Two crewmembers had gone over the side together but were soon separated in the heavy seas. One of them, Robert Kidd, floated alone in the water for twenty four hours until he managed to get ashore on Marmot Island late Monday night. He was spotted and rescued by a Coast Guard helicopter on Tuesday, a day and a half after he left the St. Patrick.
The other ten people clung or tied themselves together, but within an hour the three men without survival suits lost consciousness to hypothermia and drowned. The remaining seven survived the night and came in sight of land later that day. Two of the men tried to swim to shore but retreated after watching 20 foot breakers smashing against the cliffs of Pillar Cape.  
Several of the crew, including Vanessa Sandin, were wearing leaking survival suits and as their second night in the water came on, they succumbed to the cold. The others faded too, one by one, until only one man, Wally Thomas, was left alive.
Wallace Thomas at Kodiak Hospital, December 2, 1981
“I was with six other people in the water,” Thomas would later tell the Kodiak Daily Mirror. “I was taking turns holding them up. They were my friends and I wanted them to live very badly. That was enough then, when we were still together. That was enough to keep going.”
Some time before dawn on Tuesday, Thomas crawled ashore on Marmot Island, two miles down the beach from Robert Kidd. A Coast Guard helicopter found him.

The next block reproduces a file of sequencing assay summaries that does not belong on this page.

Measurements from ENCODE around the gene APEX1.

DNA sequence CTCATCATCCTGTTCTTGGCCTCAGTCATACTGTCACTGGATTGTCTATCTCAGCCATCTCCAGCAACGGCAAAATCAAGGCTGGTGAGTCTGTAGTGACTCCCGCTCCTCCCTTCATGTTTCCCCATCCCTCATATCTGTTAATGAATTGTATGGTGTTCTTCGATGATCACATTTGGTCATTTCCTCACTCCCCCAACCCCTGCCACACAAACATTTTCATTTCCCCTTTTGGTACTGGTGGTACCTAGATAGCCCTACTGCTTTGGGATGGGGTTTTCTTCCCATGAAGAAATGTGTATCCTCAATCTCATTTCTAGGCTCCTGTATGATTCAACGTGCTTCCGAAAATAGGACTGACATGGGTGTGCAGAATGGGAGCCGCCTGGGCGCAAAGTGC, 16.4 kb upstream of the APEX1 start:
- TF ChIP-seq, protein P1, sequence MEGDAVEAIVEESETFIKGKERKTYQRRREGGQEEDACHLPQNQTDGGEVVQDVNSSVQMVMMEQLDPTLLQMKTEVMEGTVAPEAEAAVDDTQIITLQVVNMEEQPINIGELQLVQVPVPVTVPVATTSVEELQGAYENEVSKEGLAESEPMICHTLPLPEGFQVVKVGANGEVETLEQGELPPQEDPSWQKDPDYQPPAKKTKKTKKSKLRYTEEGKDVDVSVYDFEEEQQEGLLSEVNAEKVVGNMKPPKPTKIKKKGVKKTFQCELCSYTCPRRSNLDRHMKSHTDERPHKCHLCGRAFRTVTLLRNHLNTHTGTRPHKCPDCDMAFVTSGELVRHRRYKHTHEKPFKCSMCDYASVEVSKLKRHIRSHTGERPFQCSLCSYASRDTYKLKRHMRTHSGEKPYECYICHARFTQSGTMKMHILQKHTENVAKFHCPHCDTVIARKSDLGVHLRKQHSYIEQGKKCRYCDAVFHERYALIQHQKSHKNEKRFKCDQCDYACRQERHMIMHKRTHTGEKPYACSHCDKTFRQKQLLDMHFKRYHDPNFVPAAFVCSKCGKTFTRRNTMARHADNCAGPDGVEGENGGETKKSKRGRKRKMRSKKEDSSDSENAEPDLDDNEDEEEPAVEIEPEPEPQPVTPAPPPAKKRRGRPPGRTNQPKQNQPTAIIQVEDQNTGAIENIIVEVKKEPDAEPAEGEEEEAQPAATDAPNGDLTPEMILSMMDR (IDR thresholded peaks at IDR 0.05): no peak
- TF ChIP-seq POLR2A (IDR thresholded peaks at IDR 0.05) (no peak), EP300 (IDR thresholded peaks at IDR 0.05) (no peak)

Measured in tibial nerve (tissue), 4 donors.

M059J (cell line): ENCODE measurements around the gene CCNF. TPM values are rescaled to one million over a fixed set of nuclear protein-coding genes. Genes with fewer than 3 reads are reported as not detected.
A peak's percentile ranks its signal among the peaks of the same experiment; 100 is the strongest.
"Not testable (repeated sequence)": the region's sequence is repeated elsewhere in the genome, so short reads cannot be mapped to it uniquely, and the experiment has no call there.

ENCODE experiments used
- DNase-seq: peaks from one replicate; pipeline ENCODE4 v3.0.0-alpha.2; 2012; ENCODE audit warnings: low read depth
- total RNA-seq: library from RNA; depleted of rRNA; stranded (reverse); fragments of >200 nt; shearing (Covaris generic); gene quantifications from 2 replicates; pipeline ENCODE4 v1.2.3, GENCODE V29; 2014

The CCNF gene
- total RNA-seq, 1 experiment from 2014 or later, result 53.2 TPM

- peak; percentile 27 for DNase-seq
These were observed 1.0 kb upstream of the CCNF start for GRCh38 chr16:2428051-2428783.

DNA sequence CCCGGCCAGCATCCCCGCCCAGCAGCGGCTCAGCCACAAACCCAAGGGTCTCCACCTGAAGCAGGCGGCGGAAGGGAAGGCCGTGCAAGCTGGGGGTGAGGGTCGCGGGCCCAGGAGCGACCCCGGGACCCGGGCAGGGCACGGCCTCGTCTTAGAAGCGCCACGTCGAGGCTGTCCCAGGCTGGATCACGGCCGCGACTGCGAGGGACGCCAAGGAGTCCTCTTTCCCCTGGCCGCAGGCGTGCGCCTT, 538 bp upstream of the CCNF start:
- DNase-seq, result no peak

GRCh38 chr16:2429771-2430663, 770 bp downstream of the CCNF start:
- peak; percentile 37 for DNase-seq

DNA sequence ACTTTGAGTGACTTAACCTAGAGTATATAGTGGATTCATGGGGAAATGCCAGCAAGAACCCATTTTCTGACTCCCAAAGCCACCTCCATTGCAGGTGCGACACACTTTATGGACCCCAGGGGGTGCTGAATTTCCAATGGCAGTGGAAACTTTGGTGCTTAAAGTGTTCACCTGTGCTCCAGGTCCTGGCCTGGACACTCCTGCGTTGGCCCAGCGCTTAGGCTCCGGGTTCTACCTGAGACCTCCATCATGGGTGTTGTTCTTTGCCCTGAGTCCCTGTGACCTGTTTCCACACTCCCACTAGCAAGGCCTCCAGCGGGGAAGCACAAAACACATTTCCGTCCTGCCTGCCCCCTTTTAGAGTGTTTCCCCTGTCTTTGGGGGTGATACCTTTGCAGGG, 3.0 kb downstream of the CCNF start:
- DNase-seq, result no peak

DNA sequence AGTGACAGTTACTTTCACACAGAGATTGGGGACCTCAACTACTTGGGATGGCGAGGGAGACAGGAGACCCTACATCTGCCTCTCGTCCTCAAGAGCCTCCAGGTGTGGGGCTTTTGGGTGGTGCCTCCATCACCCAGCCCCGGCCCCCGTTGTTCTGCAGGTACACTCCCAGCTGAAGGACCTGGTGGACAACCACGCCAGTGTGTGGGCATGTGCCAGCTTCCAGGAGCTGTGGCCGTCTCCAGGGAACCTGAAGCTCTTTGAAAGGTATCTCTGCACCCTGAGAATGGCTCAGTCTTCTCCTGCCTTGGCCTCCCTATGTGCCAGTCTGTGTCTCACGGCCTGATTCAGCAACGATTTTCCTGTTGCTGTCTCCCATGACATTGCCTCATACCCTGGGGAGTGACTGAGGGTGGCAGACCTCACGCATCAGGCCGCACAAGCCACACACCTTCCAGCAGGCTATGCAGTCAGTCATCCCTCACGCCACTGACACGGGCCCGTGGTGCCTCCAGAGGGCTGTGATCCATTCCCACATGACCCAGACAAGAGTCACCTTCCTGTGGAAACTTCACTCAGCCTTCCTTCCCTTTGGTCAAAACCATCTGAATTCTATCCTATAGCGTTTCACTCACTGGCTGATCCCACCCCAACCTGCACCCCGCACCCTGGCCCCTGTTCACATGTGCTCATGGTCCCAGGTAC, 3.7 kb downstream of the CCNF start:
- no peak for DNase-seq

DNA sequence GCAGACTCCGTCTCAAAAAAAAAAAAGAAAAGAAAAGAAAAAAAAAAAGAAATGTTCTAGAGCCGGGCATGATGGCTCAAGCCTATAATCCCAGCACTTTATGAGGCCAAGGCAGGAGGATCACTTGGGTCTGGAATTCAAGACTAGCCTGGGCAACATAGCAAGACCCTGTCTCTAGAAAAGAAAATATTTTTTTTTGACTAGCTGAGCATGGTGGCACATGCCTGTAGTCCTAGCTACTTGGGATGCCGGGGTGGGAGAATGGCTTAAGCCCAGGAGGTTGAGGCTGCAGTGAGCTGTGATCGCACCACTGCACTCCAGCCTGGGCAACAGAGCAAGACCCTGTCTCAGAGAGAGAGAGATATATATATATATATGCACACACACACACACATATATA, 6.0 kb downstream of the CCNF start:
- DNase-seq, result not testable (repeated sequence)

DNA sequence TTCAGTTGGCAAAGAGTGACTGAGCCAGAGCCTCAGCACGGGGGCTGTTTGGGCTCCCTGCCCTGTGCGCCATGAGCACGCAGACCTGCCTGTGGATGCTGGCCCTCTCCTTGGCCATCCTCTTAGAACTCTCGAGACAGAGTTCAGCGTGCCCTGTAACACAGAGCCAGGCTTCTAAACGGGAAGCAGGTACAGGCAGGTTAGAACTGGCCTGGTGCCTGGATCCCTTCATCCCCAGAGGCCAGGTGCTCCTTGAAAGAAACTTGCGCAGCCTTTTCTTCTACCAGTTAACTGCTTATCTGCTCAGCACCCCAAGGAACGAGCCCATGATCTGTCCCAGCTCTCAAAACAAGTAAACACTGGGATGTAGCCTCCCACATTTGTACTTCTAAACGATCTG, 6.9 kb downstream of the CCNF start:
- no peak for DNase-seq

Starboard side of the St. Patrick wheelhouse,
after being towed to Kodiak
Three bodies were recovered from the Marmot Island surf and several from the sea nearby. Vanessa Sandin’s body was found two weeks later near the entrance to Womens Bay. The abandoned, but still floating, St. Patrick and the empty raft were found adrift by Fred Ball, a commercial air charter pilot flying to Afognak, less than 12 hours after the crew abandoned ship, and while eight of them floated alive in the ocean nearby. The boat was taken under tow that afternoon by another scallop boat, the Nellie Belle.
On clear days, from the Brechan yard on Mill Bay Rd, you can look north and see Marmot Island lying blue like a frozen whale just off the east side of Afognak Island. If the weather had been good that November night, and things had not gone so wrong, you could have seen the lights of the St Patrick out there, flickering silently and unremarkably thirty miles away. But the weather was not good that night, and things did go wrong and the events of that night still reverberate thirty-five years later.  
Robert Kidd and Wally Thomas never went to sea again, and the survivors of the men and the woman who were lost on the St. Patrick carried on, or not, as people do when calamity descends. During the legal proceedings which followed the abandoning of the St. Patrick, a lawyer for one of the plaintiffs, surveying the suffering which had resulted from the event, mentioned that for him, “the romance of the sea wears thin.”
From the road now there’s nothing to see of the wreck lying at the bottom of Womens Bay, but there’s a video of it online- sea anemones along the rails glowing and silent in the green light fifty feet down, the white letters of the name still legible on the stern.

The St. Patrick moored in Kodiak's St. Paul Harbor,
early January 1982